Ruth never knew her mom, but when she was young, her sister, Eleanor, lived at Love of Christ! El was like a mom. She petted Ruth at night, told Ruth she was beautiful despite the messed-up scar on her face. “When you were a baby,” El said, “you used to point at birds.” Then Eleanor turned eighteen.

“Real sorry.” The Father woke them with a fist on the door. “Time to go.” El jumped up. Ruth froze cold. She was only five. El stalled her departure in the driveway, but Ruth didn’t appear. “Bye,” El spoke to the house. No sign of Ruth. No blood vow to find one another once El got settled. It would be a long time before El would be able to come for her, if El, an unemployed eighteen-year-old, would ever be able to come for her five-year-old sister. Ruth breathed into the window upstairs, looked down on the driveway scene, a surgery in some anatomy theater removing the only familiar thing she’d ever known. El was leaving in the truck. Ruth had no idea where it would take her. A bus station? The YWCA? Some mall parking lot in the capital with eighty bucks and a crucifix from the Father in her bag? Ruth pushed harder into the pane. A black thread, lashed around the chrome bumper, yanked an organ from Ruth’s chest, dragged it in the dirt behind the Father’s truck like a couple of gory beer cans.

Ruth said nothing for two weeks. No one noticed. Eventually the State brought the Father a replacement, a boy named Nat who’d had trouble with matches and kerosene.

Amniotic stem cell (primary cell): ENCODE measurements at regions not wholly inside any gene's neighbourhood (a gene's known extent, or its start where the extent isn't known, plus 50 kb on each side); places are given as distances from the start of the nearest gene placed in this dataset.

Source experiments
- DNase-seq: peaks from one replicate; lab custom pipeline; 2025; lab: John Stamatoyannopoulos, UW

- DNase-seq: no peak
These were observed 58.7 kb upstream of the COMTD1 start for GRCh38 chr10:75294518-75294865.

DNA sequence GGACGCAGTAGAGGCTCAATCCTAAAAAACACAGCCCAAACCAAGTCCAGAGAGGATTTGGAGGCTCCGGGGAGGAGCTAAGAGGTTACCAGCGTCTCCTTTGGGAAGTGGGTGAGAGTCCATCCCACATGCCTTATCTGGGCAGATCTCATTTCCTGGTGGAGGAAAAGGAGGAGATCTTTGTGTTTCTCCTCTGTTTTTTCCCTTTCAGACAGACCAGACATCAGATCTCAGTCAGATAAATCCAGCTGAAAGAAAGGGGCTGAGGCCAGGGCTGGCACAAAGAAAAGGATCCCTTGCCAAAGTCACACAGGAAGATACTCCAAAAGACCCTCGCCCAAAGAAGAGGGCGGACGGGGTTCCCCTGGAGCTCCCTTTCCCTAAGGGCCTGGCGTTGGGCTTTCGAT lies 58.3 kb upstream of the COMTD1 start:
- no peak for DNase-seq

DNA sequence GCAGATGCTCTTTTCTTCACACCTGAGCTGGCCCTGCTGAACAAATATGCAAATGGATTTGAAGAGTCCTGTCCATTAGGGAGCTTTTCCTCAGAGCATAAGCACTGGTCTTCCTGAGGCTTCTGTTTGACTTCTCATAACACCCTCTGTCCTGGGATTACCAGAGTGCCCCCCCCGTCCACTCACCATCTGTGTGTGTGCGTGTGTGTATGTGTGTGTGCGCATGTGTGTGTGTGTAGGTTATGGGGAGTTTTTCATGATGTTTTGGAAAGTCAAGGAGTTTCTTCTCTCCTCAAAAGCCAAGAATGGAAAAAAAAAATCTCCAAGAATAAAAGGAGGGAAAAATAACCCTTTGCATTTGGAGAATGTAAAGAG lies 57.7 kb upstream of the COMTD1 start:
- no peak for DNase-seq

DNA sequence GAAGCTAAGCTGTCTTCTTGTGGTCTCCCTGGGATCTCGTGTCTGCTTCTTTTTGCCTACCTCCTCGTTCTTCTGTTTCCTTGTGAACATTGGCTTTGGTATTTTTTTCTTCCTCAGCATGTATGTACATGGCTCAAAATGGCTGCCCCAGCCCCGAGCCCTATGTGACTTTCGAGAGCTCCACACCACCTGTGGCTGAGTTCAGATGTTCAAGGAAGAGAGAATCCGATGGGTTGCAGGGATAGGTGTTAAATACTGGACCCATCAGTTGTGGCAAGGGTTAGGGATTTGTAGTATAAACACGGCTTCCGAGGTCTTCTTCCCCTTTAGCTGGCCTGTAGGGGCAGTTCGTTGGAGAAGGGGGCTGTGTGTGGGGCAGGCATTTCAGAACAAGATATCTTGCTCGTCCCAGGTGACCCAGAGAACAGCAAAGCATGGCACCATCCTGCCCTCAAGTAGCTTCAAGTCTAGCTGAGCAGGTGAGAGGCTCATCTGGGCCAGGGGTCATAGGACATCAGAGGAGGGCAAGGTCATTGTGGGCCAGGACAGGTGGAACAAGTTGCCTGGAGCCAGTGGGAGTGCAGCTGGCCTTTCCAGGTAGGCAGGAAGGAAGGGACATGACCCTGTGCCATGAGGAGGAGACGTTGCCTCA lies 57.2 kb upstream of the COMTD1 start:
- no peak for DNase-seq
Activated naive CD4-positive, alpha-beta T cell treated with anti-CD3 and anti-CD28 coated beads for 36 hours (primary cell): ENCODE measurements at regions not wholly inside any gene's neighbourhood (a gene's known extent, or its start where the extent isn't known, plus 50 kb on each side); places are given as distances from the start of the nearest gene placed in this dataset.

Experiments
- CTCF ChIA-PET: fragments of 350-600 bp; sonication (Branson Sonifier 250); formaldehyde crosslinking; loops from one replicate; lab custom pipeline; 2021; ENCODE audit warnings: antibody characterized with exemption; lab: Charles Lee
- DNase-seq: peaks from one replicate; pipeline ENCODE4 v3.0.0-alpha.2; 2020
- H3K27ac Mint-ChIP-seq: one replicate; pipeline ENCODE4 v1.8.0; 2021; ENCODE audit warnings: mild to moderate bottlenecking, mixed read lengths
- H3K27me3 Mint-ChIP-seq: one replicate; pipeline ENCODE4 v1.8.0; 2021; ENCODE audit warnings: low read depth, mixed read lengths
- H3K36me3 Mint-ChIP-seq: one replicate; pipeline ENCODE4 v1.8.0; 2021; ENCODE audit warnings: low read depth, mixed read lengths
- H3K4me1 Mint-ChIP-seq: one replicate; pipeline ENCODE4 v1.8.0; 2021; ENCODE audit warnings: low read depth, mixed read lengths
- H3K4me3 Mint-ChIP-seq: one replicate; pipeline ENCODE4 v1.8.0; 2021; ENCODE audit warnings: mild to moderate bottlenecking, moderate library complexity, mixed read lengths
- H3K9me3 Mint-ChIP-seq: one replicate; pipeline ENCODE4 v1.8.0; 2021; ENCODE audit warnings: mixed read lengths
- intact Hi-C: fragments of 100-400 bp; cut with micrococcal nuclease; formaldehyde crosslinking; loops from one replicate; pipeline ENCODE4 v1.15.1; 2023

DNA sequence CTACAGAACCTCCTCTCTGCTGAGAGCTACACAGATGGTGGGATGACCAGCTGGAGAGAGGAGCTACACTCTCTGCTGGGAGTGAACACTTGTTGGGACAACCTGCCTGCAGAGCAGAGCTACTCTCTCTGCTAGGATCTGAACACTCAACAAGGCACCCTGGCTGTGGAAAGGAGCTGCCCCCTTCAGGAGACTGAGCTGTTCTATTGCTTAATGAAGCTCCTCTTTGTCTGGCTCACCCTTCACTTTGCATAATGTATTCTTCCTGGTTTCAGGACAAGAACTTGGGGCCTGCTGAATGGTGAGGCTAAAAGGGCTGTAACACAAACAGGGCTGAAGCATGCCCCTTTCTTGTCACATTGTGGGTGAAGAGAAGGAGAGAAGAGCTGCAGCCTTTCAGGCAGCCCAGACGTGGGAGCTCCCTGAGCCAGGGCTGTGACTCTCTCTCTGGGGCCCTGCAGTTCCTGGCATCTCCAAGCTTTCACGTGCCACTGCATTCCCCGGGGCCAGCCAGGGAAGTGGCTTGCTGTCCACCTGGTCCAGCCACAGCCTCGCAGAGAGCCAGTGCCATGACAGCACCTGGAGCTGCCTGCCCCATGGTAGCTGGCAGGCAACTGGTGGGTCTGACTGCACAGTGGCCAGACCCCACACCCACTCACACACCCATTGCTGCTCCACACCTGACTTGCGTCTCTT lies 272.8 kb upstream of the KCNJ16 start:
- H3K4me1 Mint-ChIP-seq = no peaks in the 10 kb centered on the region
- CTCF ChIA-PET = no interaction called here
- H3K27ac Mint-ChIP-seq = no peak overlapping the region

The Word became flesh and lived among them. The Word became flesh and lived among them. “You can be my sister now,” Ruth told him. That was the Word.

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Mr. Splitfoot 3.7 out of 5 based on 0 ratings. 3 reviews.
Anonymous More than 1 year ago
At times hard to follow but still a sweet read. Worth working it through. ~*~LEB~*~
Anonymous More than 1 year ago
Worth the read but pay close attention to the characters!
Katie_Bookish-Tendencies More than 1 year ago
The story begins with a group of abandoned children gathered together in a group home of sorts, run by a religious mad man. Ruth and Nat are drawn to each other, and consider each other “sisters” despite not being related, and Nat being a boy. Flipping between two perspectives, the other with Ruth as an adult, and from her niece Cora’s perspective, as they set out on a bit of a walkabout, for unknown reasons both to Cora and to the reader. The two stories weave seamlessly in and out of each other, and ultimately arrive at an exciting culmination of events. Hunt’s turn of phrase and use of very little dialogue come together beautifully in this novel, creating a sense of questioning and the overwhelming feeling of unknown that builds as the stories progress. I found myself saying “one more chapter” and “… okay just one more chapter” repeatedly during my reading experience with this novel. Additionally, there is the underlying sensation of not knowing exactly what is going on and feeling unsure about what is real and what isn’t, but at the same time being okay with it, and trusting that the story will ultimately deliver you to place of relative understanding. Which it did. http://bookishtendencies.com/index.php/2016/01/07/like-this-read-that-mr-splitfoot/